I also just really enjoy people’s reactions to what I’ve made. I have a customer who I used to work with who just buys my stuff up, and I asked him ‘Are you doing this because you’re my friend?’ and he was like, “No, I love this stuff!’ It’s very flattering.
What’s your favorite item that you offer?
By nature it has to be my kombucha, but I am a huge fan of the thyme lemon chili shortbread. I like to eat them with some of Cowgirl Creamery’s Mt. Tam Triple Cream—that’s pretty good! Or the Vietnamese pickles—they’re great with veggies and rice.
What other local food artisans to you admire? Why?
Inna Jam. She’s doing everything right. She has nice people working for her, really humble people who just love what they’re doing and are really inspiring. I just also love their chili jam.
Vital Vittles in Berkeley, a local mill. They mill their own flours—all organic, all vegan. Just completely done with love. Doing it all by hand, on a large scale but small batch. Sliced bread—it’s just amazing. I could eat their bread all the time.
If you had to choose your last meal, what would it be?
That’s so hard. I would go all out with decadence. I’m a huge fan of fish. I love fish roe and caviar, so that. I’d throw foie gras into the mix just because it’s banned in California. Fish, pasta—I could eat pasta all day. I’d skip dessert—there’s no need. Probably one of the Rebels [from Craftsman and Wolves]. Foie gras, chicken liver, I’m a big fan of Jewish food. I’m convinced I was Jewish in another life. Duck for sure. And a ton of roasted vegetables. That would probably be for me and a couple other people! I have a very big appetite—I can eat a lot in one sitting!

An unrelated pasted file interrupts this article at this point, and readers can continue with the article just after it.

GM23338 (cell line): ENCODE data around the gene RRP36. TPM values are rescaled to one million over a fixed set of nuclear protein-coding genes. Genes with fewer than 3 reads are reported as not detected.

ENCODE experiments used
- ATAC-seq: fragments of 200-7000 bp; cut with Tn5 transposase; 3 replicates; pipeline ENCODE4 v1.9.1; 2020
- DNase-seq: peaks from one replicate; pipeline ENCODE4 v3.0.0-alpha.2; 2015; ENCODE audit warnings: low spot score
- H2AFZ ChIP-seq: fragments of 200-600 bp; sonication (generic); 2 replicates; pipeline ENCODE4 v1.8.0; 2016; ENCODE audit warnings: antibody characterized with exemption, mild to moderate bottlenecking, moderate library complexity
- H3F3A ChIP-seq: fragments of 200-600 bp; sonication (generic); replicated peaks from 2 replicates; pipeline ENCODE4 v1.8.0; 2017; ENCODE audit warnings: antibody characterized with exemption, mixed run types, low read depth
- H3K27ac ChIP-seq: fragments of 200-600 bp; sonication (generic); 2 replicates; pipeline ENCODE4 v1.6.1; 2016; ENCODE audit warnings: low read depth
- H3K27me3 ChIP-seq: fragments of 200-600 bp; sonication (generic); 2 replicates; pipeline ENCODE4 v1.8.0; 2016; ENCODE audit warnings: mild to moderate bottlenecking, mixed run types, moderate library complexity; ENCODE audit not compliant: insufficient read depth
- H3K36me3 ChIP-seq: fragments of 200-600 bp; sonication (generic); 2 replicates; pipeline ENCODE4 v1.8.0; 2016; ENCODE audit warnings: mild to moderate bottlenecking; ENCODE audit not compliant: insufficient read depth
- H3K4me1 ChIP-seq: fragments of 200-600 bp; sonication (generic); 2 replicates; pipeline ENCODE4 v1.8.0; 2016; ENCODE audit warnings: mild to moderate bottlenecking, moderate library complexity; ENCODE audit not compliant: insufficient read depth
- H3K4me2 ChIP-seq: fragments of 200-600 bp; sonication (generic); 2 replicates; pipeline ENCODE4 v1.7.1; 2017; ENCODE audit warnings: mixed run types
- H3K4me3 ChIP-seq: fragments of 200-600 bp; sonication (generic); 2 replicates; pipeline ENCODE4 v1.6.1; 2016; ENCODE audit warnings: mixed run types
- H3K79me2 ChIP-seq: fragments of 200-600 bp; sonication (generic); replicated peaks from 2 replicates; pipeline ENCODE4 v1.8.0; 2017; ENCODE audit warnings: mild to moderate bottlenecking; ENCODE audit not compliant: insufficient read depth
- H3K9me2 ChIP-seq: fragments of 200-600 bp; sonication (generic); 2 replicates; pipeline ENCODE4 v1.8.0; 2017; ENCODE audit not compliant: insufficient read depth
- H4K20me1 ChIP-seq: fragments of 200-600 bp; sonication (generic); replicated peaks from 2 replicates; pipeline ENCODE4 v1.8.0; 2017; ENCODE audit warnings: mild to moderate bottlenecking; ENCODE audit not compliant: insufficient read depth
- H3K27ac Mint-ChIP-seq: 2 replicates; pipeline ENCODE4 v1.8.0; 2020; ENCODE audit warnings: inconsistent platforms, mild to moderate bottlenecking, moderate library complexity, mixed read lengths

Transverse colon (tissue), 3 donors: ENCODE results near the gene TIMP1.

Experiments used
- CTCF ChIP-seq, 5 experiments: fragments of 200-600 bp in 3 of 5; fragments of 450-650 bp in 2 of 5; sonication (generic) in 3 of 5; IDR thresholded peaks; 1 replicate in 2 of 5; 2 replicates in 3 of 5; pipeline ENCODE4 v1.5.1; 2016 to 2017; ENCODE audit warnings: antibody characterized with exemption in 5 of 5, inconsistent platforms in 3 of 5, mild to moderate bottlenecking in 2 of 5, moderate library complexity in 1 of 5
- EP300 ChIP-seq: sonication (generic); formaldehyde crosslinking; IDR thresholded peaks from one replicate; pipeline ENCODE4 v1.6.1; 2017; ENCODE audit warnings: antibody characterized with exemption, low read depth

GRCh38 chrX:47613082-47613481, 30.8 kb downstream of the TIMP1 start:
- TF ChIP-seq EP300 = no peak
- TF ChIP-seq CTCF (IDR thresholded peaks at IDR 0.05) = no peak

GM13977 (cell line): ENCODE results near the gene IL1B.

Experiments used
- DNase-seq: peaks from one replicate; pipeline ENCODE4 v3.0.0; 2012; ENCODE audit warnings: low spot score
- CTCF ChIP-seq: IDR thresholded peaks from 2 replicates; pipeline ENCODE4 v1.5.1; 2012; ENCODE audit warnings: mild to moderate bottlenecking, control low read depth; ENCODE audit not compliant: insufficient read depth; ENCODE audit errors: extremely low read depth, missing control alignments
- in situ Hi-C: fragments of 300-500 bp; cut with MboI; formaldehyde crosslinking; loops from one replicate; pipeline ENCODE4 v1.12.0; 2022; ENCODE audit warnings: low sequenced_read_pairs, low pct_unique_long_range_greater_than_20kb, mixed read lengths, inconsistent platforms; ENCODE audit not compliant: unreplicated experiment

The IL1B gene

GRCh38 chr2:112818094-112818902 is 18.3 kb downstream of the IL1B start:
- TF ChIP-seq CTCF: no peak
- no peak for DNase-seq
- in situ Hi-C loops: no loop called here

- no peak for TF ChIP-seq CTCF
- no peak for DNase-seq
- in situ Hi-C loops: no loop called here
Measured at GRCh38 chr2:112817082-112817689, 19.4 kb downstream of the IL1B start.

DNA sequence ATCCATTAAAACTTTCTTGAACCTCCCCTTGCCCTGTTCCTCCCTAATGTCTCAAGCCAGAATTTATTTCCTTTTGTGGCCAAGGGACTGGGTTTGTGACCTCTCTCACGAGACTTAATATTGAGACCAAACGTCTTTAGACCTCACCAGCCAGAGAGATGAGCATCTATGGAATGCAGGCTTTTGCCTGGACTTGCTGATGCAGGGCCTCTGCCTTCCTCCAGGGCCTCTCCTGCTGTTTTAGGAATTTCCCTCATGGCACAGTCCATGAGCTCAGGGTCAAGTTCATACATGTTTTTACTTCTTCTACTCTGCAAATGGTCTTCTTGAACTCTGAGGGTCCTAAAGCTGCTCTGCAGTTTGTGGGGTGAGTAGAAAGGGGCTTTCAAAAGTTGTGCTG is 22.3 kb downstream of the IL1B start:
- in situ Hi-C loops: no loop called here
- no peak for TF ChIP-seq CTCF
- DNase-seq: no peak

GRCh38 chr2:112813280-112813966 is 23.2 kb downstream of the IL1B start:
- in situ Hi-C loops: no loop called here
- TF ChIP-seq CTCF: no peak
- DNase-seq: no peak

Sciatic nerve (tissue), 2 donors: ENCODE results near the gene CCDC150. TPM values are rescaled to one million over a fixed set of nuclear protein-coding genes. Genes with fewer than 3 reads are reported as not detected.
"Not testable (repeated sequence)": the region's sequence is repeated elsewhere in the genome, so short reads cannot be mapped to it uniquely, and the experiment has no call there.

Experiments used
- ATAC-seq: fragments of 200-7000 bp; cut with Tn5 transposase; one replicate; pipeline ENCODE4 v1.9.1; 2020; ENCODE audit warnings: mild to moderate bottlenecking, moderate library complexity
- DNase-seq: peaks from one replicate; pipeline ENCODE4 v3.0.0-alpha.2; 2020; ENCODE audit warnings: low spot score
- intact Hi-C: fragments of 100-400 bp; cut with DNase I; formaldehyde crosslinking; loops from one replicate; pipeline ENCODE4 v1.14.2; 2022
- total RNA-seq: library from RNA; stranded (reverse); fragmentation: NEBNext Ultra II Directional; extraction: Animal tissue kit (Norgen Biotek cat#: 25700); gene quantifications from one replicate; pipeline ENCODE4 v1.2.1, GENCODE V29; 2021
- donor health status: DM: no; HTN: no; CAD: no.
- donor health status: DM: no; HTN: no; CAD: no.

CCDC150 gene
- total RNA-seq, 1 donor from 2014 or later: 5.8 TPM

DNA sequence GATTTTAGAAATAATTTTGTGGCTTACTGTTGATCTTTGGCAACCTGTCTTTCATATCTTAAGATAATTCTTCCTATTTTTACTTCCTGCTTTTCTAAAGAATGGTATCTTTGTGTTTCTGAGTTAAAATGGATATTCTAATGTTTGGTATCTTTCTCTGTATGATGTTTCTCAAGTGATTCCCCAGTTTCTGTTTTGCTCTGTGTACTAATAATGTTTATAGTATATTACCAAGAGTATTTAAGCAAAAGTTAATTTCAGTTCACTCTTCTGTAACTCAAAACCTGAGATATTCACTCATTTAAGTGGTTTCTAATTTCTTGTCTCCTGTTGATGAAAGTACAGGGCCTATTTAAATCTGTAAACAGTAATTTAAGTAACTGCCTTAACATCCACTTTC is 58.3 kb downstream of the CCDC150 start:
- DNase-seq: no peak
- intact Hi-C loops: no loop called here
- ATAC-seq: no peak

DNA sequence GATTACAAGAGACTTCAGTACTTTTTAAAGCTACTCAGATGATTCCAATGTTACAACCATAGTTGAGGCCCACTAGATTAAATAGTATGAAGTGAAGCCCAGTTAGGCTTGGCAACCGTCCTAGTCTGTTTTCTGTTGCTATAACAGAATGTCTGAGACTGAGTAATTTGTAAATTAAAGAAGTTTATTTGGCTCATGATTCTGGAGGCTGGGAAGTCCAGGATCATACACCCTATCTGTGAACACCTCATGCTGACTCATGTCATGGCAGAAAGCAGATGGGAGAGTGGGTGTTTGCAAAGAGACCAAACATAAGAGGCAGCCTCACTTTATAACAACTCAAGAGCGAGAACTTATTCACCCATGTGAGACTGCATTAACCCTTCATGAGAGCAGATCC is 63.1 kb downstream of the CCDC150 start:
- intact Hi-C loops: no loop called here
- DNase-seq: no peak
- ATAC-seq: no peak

Favorite Bay Area foods or restaurants?
Right now I’m obsessed with Kronner Burger on 20th and Mission—they hand grind their own meat from Niman Ranch. Best burger I’ve had in my life—it comes with bone marrow, so what more could you want? Coqueta, Michael Chiarello’s tapas place on the Embarcadero—everything there is great. Craftsman and Wolves is my favorite place to go. Bi-Rite—the people who work there are full of knowledge and they’re kind and share so much information you can’t help but learn something new every day. It’s such an amazing atmosphere to be a part of and Sam [Mogannam] is one of the most admirable people I’ve met in my life—if only more people were sharing at the same level he is.
For customer service—I’m a big believer in customer service—Inna Jam, Bi-Rite and Earth Beam.
All recipes and photos copyright of Foie Gras and Funnel Cakes unless otherwise noted.